Varieties of Membership Management
|A naturalist studying non-profit membership organizations would quickly identify two principal subspecies.|
One sort of specimen is the type of organization that NTEN classifies as the "mutual benefit organization". The organization exists primarily to serve its members; the members join specifically enjoy the benefits the organization will provide to them. They want the journals and publications, the professional seminars, the reduced prices on publications or classes. This subspecies includes trade associations and professional societies. But it also includes groups like JCCs and YMCAs.
The other sort are organizations that exist to serve a broad social or cultural goal. Membership here is a way to package fundraising. Members join primarily to offer financial support to the organization, although a well designed program will offer benefits or premiums that help to draw people in. Museums and cultural organization tend to be organizations of this sort; many advocacy and political groups also structure themselves in this way.
Dues Billing is managed very differently in the two sorts of organizations. For the first type, the dues represent is a fee in advance for services. Each member will receive a renewal notice for a specific amount. That amount might be determined by the membership type (corporate, individual, academic, etc). For organizational memberships it might be based on the members revenue, or number of employees or even -- in the case of one leather-industry trade association, the average number of hides processed each week. And the dues may be due monthly, or quarterly, or annually, depending on the membership type.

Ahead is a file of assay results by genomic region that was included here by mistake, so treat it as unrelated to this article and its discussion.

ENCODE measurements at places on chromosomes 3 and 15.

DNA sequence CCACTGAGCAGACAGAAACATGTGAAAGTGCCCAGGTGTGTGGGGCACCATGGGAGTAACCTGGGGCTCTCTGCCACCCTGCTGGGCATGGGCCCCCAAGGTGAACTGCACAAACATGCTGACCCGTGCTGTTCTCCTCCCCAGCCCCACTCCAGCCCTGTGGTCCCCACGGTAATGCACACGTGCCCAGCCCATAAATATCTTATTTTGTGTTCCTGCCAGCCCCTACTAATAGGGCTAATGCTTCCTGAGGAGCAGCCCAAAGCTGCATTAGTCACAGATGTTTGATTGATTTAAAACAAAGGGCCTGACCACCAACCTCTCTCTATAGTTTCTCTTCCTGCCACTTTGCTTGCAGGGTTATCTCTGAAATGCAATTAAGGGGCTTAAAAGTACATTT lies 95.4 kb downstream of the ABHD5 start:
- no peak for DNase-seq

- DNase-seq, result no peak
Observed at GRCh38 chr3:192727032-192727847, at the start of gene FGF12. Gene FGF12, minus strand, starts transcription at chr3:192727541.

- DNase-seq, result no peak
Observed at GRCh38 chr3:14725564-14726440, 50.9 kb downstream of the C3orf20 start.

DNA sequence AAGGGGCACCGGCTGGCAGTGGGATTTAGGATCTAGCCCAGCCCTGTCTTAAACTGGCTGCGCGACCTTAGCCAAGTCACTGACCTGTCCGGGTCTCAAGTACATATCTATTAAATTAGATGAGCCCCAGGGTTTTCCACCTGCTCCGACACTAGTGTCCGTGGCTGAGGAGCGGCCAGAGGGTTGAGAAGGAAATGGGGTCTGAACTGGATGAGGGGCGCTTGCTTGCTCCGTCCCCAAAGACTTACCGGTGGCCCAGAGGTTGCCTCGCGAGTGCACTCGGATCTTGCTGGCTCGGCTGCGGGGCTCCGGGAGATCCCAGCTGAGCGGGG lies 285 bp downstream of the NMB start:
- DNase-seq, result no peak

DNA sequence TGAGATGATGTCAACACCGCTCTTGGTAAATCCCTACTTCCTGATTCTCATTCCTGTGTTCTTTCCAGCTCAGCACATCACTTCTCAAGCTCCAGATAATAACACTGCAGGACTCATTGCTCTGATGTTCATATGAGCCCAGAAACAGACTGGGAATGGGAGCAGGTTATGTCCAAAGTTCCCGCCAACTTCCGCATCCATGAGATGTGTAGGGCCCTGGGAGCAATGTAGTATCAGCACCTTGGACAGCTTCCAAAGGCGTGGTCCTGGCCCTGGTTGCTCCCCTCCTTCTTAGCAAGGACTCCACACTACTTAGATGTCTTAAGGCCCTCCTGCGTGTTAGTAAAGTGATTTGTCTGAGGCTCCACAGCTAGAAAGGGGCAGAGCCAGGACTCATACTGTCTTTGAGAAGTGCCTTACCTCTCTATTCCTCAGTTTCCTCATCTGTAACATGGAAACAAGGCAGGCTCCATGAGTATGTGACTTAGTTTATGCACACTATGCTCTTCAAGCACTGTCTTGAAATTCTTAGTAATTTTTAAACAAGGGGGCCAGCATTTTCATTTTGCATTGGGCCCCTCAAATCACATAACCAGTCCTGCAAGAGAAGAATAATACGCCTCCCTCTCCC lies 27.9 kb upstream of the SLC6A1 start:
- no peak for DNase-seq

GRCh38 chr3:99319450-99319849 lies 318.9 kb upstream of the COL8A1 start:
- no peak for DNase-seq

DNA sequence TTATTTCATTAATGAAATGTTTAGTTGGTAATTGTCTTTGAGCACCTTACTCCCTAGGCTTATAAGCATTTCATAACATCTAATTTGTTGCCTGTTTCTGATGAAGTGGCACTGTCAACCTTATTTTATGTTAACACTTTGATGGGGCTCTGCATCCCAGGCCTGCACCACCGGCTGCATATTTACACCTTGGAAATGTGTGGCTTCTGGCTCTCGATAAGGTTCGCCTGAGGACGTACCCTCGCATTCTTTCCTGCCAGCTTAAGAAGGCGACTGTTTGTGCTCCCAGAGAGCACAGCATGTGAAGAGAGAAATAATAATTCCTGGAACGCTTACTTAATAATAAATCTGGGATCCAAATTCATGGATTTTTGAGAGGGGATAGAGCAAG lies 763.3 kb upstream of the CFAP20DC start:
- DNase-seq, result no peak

The second type of organization has a mirror image set of billing business rules. Rather than bill people based on their classification, members are classified based on what they pay(i.e. $25-$50 members, $50-$100 supporters, $100-$250 sustainers, etc). And rather than tell members when their dues must come in, development teams struggle to understand when people tend to renew.
The staff and board need to articulate quite different sorts of business rules and practices for these two subspecies. So it is critical they understand which type of membership program they are developing. Every now and then we see an organization stuck in the middle. This uncertainty leads to in ability to settle on membership policy and practice. And not surprisingly to confusion in marketing and development messages. After all, no one ever joined their public radio station because they really needed a tote bag.
We often first hear the signs of "membership ambiguity disorder" as an organization debates software requirements for membership and development support. But it's not a problem of deciding what you want your software to do. You need to first understand what sort of beast your membership program is.